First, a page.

command of the cavalry division, that an additional force of 250 men, who had already gone in that direction, would report to me there. When I arrived at Mount Jackson it was nearly dark, and the fore mentioned as having gone to the place indicated was not there, having returned by another route.
On approaching Mount Jackson, and when within two miles of the place, I heard the report of guns to the left of New Market. I went about two and a half miles beyond Mount Jackson with my fifty men, and as I could not accomplish the object for which I was sent (to communicate with Colonel Boyd), I returned, in accordance with orders from General Stahel, to Edenburg. On my way back I met the force who were to report to me at Mount Jackson, and we encamped for the night.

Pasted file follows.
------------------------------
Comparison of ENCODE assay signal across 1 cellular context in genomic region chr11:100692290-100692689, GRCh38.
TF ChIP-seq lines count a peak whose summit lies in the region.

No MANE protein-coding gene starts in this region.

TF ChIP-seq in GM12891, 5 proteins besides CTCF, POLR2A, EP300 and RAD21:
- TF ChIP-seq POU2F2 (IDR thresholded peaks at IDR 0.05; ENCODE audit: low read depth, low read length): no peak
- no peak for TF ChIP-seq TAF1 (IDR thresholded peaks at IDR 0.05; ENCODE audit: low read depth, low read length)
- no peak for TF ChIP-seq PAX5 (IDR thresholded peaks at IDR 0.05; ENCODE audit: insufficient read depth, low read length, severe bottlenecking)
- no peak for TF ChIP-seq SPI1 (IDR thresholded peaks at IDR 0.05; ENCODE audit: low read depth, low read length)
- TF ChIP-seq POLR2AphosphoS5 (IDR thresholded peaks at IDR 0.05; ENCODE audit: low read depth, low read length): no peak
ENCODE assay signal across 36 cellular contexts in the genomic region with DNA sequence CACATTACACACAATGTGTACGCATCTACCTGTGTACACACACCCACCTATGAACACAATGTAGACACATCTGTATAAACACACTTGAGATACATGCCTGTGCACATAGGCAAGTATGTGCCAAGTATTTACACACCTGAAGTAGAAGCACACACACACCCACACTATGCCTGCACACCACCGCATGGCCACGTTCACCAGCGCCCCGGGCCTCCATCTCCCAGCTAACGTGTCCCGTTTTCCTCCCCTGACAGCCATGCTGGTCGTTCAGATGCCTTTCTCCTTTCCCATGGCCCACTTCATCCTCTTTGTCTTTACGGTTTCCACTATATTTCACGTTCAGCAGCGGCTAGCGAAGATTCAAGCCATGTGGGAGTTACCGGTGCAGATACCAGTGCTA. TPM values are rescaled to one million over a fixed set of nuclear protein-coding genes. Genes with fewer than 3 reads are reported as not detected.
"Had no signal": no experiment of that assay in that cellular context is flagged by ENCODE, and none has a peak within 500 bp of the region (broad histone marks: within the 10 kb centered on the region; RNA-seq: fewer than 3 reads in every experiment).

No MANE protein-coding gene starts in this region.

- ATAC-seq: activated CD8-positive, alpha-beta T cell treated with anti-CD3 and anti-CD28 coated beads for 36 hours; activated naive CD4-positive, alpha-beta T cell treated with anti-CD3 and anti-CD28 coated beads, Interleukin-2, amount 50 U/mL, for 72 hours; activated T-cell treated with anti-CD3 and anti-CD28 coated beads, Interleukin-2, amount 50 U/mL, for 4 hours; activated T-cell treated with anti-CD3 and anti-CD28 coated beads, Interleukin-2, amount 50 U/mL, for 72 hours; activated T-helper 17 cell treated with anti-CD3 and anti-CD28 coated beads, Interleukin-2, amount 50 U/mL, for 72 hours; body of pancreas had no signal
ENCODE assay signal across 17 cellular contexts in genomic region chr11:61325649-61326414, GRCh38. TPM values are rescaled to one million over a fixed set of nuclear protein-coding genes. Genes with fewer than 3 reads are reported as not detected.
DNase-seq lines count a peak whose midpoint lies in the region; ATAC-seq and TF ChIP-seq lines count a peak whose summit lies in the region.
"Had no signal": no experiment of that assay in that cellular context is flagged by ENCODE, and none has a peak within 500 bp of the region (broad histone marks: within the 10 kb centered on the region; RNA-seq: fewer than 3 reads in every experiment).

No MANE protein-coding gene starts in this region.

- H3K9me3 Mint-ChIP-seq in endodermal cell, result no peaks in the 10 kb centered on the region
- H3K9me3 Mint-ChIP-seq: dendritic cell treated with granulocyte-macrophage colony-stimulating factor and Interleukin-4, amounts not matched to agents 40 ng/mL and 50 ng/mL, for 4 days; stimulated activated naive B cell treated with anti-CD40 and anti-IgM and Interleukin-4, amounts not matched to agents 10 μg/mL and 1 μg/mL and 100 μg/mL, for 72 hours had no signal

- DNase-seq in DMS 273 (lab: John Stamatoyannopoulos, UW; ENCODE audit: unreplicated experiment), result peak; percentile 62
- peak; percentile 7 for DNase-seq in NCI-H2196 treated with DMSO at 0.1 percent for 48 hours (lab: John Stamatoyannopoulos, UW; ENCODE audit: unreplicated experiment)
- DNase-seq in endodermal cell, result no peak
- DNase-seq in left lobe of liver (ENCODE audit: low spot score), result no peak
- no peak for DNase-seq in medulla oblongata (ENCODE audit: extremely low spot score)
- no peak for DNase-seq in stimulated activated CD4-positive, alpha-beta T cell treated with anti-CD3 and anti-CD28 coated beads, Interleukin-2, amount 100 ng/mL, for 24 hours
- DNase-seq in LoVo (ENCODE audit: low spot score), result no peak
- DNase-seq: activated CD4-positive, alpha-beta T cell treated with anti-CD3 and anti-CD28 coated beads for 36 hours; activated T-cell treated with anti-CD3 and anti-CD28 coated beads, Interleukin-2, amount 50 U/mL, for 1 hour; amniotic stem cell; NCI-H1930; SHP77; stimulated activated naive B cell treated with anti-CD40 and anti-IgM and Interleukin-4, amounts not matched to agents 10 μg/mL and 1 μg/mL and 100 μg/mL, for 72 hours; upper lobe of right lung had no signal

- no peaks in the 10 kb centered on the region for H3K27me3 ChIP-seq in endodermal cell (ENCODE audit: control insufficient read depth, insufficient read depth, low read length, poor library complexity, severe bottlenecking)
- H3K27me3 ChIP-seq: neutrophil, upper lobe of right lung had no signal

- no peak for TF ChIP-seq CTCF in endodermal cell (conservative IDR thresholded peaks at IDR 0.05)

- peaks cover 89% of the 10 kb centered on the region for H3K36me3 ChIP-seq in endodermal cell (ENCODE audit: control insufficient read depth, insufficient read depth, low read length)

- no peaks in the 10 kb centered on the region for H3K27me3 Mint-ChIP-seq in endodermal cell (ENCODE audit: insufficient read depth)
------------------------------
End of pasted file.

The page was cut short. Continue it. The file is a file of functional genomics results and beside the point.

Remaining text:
On the morning of the 14th an additional force of 300 cavalry was sent me, with the accompanying written instructions. After organizing them properly I proceeded again in the direction of Mount Jackson, leaving sufficient guards at the bridges and culverts in my rear and on my right flank, my left being protected by the river. I advanced from Mount Jackson toward New Market. When I arrived at the bridge over the Shennandoah beyond Mount Jackson I found the planks torn up and removed to the other side. I also saw a force of the enemy at Rude's Hill, in sight of said bridge. I masked my main force behind the hill in rear of the bridge, and after repairing it sent a party of fifty men, under the command of Lieutenant Cameron, of the Fifteenth New York Cavalry, toward Rude's Hill. The enemy showed a force of at least that number on the top of the hill, and, supposing that the whole of General Imboden's command was posted behind the hill (with artillery), I directed the lieutenant to move cautiously, throwing out skirmishers on the left of the road of nearly half his force. This was to prevent the enemy from getting his guns to bear on the whole force on the road. The lieutenant's party moved up steadily, driving in the enemy's picket, who was posted a half mile north of the hill. I then ordered another party of sixty men, under the command of Captain Whitley, of the First New York Veterans, to the assistance of Lieutenant Cameron, with instructions that, should both succeed in forcing back the enemy from the hill, they should occupy it until I came up with the balance of my command. This they did very handsomely. I then moved up the balance of my command and formed them in columns of squadrons on each side of the road, this side of Rude's Hill, and again pushed forward my advance and deployed skirmishers on each side of the road. After moving up, say 800 yards, the enemy with a force of about 100 cavalry, charged upon my advance. When I saw them commence the charge I rallied my skirmishers on their reserve, and with the support of Captain Dolle's party, which I held in hand close by, I met their charging line and drove them nearly two miles, until they fell in with heavy supports. I then made proper disposition of my men. In the mean time I did not show the balance of my command, but kept them masked as stated. I began again to press them until I forced them from point to point into New Market, where they opened on my advance with artillery which was planted at the entrance to the north end of the town. I still forced them back and through the town. At 5 p. m. Colonel Wynkoop, of the Twentieth Pennsylvania Cavalry, who had just come up, sent an officer, I think, and directed me to fall back on the cavalry, infantry, and artillery,